MICHIKO (OFFSCREEN): Tuna.
SHINJI (OFFSCREEN): Tuna.

Not just tuna, no.

This is otoro.

MICHIKO (OFFSCREEN):
Otoro [INAUDIBLE].

ANTHONY NARRATING:
Also on the plate

are marinated tuna and raw eel.

[LAUGHING]

Can I just explain, you know?

How can I explain?

Oh wow.

Yeah this, I know what that is.

That's uh--
SHINJI (OFFSCREEN): Sea eel.

That's the sea eel.

You know, you're struck dumb.

I mean, it's almost
you're cheapening

the thing by talking about it.

[SPEAKING_JAPANESE]

MICHIKO (OFFSCREEN):
[SPEAKING JAPANESE]

[SPEAKING_JAPANESE]

I've got a glazed
expression on my face.

It's pure pleasure.

Thank you very much.

How would you like to do
the apprenticeship here?

[LAUGHTER]

MICHIKO (OFFSCREEN): For years!

Oh, I wouldn't do that!

[LAUGHTER]

[INTERPOSING VOICES]

A long, long time.

ANTHONY NARRATING: While I
was refusing Mr. Tagawa's

generous offer, he still had
one very important lesson

on the menu.

I'm ready to die now.

[LAUGHING]

I will have led a full
and rich and satisfied life

at this point.

[SPEAKING_JAPANESE]

Japanese people consider
the sake as a sacred wine.

So pouring the sake shows, like,
his affection, his friendship.

You know, his like, hospitality.

Hai.

MICHIKO (OFFSCREEN):
It's really important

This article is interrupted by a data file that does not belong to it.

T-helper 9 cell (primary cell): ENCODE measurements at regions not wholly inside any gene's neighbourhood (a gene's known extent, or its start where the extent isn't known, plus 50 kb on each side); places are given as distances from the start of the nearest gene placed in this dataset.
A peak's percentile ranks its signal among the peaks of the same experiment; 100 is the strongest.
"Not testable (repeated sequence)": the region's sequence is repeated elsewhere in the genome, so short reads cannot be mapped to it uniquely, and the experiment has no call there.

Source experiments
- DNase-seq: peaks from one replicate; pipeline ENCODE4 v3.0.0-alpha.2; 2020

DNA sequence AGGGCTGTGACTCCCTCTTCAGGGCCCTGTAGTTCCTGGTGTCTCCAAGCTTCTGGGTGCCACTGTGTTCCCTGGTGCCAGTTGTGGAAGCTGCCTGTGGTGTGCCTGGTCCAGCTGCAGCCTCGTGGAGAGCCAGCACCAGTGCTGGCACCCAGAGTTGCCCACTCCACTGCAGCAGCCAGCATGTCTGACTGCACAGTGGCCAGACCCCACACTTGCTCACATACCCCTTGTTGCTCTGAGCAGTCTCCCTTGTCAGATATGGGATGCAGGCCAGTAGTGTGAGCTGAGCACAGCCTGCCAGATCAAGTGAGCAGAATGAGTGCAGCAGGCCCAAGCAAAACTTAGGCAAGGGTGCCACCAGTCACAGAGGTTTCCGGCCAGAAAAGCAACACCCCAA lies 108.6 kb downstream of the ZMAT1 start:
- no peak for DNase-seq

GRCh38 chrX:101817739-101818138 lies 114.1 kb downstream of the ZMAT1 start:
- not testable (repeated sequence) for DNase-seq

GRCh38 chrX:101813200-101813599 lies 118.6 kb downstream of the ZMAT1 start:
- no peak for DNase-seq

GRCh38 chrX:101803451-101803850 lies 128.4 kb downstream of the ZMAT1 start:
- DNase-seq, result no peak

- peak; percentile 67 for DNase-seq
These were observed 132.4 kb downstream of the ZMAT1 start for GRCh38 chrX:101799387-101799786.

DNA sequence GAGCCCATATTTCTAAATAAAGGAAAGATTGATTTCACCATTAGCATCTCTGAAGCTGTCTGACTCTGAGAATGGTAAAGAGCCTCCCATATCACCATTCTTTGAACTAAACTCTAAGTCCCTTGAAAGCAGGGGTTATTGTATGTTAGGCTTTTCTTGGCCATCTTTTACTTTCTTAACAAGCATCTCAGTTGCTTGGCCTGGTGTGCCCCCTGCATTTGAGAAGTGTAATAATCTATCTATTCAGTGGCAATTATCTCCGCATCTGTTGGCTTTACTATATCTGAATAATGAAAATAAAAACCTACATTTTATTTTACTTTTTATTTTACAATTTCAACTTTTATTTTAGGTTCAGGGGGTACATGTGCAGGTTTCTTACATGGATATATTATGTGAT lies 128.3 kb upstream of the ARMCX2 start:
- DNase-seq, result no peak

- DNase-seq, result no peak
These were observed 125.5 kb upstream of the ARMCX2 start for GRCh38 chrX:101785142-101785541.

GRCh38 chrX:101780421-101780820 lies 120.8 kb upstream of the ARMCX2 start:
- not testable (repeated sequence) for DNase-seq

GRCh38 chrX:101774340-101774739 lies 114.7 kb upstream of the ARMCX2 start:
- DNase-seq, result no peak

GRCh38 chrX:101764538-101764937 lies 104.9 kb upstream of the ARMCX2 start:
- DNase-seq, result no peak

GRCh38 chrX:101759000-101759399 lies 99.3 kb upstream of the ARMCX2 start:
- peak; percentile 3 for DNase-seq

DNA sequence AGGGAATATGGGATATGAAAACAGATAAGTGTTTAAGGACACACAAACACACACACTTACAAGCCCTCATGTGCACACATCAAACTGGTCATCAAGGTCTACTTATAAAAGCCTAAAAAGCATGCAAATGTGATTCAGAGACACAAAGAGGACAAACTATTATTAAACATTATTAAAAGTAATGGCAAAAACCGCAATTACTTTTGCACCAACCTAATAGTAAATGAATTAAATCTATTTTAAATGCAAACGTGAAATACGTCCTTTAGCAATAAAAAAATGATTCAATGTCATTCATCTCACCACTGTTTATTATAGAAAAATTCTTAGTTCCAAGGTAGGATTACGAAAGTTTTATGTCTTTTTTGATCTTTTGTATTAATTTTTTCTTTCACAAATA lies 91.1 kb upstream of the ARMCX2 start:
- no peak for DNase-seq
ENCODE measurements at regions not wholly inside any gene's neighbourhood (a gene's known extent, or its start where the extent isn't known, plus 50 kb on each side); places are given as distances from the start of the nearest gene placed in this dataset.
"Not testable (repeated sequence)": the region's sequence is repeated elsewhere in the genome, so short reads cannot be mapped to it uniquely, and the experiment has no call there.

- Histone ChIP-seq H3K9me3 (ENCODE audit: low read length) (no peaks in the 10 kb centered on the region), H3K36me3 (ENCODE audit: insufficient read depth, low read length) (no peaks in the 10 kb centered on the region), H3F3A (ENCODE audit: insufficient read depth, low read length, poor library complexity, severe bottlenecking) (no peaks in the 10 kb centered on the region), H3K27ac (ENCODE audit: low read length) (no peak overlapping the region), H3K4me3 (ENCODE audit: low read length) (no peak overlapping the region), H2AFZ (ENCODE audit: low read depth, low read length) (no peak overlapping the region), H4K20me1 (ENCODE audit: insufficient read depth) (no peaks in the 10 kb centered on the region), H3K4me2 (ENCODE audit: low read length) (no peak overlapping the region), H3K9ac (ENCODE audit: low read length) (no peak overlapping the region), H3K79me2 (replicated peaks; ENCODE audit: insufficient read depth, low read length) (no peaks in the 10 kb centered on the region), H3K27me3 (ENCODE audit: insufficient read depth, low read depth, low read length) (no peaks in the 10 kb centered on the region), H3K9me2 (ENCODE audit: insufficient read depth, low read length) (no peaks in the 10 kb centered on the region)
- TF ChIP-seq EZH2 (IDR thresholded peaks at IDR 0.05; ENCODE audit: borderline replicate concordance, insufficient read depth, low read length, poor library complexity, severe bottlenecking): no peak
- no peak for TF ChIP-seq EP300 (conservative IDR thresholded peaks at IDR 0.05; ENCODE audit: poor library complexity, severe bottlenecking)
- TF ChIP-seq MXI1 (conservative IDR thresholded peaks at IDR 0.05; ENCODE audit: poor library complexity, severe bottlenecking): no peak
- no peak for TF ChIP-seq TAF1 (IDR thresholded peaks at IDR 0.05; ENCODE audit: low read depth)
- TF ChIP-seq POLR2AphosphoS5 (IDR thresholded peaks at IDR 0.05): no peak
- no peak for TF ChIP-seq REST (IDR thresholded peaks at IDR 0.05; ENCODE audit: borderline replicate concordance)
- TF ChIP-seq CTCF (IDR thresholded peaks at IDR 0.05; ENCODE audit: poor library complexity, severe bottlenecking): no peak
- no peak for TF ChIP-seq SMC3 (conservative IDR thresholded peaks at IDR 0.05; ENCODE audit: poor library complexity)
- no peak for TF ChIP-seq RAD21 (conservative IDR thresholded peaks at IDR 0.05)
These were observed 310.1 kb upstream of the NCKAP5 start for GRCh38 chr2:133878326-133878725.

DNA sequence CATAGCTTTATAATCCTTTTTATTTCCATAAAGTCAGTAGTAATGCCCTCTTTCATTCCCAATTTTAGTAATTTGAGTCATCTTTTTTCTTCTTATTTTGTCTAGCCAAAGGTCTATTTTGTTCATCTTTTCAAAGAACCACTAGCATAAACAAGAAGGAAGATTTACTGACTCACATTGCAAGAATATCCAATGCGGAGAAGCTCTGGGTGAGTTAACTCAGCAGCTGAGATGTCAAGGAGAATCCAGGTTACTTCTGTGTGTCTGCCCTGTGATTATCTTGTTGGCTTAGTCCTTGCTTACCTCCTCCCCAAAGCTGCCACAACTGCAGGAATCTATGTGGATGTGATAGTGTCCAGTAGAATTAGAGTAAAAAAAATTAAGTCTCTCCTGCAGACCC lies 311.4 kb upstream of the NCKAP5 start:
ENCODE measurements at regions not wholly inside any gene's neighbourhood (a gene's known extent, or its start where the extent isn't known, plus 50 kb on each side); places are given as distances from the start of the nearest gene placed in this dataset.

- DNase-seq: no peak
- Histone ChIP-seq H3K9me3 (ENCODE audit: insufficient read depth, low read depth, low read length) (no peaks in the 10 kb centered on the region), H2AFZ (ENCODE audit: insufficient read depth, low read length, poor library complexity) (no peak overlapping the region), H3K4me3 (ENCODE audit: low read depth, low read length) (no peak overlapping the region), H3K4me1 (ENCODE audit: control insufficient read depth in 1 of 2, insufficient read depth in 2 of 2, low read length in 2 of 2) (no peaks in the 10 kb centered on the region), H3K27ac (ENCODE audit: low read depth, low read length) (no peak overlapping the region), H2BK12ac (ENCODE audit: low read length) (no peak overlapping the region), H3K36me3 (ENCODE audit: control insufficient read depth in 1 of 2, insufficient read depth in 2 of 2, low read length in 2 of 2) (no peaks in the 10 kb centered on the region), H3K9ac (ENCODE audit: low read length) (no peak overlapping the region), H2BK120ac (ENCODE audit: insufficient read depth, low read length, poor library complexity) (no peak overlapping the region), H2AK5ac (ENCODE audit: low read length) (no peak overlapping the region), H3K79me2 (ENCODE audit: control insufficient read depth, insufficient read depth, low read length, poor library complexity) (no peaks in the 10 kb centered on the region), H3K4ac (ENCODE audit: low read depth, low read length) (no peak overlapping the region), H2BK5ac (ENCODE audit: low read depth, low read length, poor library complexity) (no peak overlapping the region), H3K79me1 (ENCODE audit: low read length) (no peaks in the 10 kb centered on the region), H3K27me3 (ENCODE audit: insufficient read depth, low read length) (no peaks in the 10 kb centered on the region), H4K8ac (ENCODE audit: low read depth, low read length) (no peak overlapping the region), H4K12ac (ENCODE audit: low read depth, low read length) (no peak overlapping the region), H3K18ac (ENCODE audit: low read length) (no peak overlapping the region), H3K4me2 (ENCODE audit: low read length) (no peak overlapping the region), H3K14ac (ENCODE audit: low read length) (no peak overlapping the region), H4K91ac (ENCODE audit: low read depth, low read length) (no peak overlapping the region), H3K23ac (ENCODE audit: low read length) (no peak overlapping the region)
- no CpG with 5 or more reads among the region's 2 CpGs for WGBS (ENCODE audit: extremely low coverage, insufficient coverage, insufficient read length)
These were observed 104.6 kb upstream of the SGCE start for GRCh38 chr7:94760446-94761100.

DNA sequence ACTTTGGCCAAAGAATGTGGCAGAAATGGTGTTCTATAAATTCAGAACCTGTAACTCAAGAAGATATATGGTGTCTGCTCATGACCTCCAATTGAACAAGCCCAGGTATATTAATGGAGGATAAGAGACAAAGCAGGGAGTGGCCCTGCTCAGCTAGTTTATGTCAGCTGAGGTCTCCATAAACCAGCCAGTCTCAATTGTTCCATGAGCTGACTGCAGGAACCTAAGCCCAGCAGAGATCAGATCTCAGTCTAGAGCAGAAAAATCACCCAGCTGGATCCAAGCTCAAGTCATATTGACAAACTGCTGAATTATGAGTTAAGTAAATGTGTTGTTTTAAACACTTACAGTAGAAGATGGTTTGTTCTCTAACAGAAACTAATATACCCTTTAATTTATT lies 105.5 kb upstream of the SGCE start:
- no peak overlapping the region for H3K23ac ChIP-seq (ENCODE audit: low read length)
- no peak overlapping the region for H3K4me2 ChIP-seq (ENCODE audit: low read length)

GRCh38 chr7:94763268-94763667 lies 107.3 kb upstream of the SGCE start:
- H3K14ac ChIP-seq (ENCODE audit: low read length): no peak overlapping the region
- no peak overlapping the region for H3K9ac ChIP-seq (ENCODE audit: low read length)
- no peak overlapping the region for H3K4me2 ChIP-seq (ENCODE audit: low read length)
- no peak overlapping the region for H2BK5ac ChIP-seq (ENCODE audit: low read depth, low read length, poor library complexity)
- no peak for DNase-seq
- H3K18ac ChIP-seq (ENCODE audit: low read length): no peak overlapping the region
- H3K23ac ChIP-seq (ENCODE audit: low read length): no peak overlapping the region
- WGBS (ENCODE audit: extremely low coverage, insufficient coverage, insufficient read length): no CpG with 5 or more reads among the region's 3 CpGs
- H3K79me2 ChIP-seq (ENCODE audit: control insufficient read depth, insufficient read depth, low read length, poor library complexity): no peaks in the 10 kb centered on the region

in the Japanese culture.

And also you pour it back.

It's your turn to pour it back.

Thank you.

ANTHONY (OFFSCREEN):
Let me get this.

Thank you very much.

ANTHONY NARRATING: The religious
analogy keeps coming up.

There's something
church-like, at least for me.

MR. TAGAWA (OFFSCREEN):
[SPEAKING JAPANESE]

ANTHONY NARRATING: There's
a sense of solemnity here.

There's no nonsense.

There's no distraction.

Nothing fake about it.

Church of food.

I mean, it's the
only church I knew.

Kanpai.

SHINJI (OFFSCREEN): Cheers.

Cheers. [SPEAKING JAPANESE]

ANTHONY NARRATING:
Very cold, iced sake.

[SPEAKING_JAPANESE]

ANTHONY NARRATING: You get
that ice cream headache

sort of thing.

And you feel it on
your tongue first

and then it works its
way up into your brain.

Thank him.

Thank him for one of the
most incredible dining

experiences of my life.

I will b always grateful.

MICHIKO (OFFSCREEN):
[SPEAKING JAPANESE]

Me too.

ANTHONY NARRATING: Leaving
Mr. Tagawa's restaurant,

I'm feeling that my
New York fast food,

fast paced culture
has missed the boat.

For us, uh, restaurants
are like gas stations.

You know, you pull
in, you fill up,

and you move on, preferably
as quickly as possible.

The idea of volume was much more
important than, than quality.

You know, hey, did
you have a good meal?

Yeah, they gave you all
the shrimp you could eat!

You know, that's not a-- I
mean, that's really silly.

You know, bulk.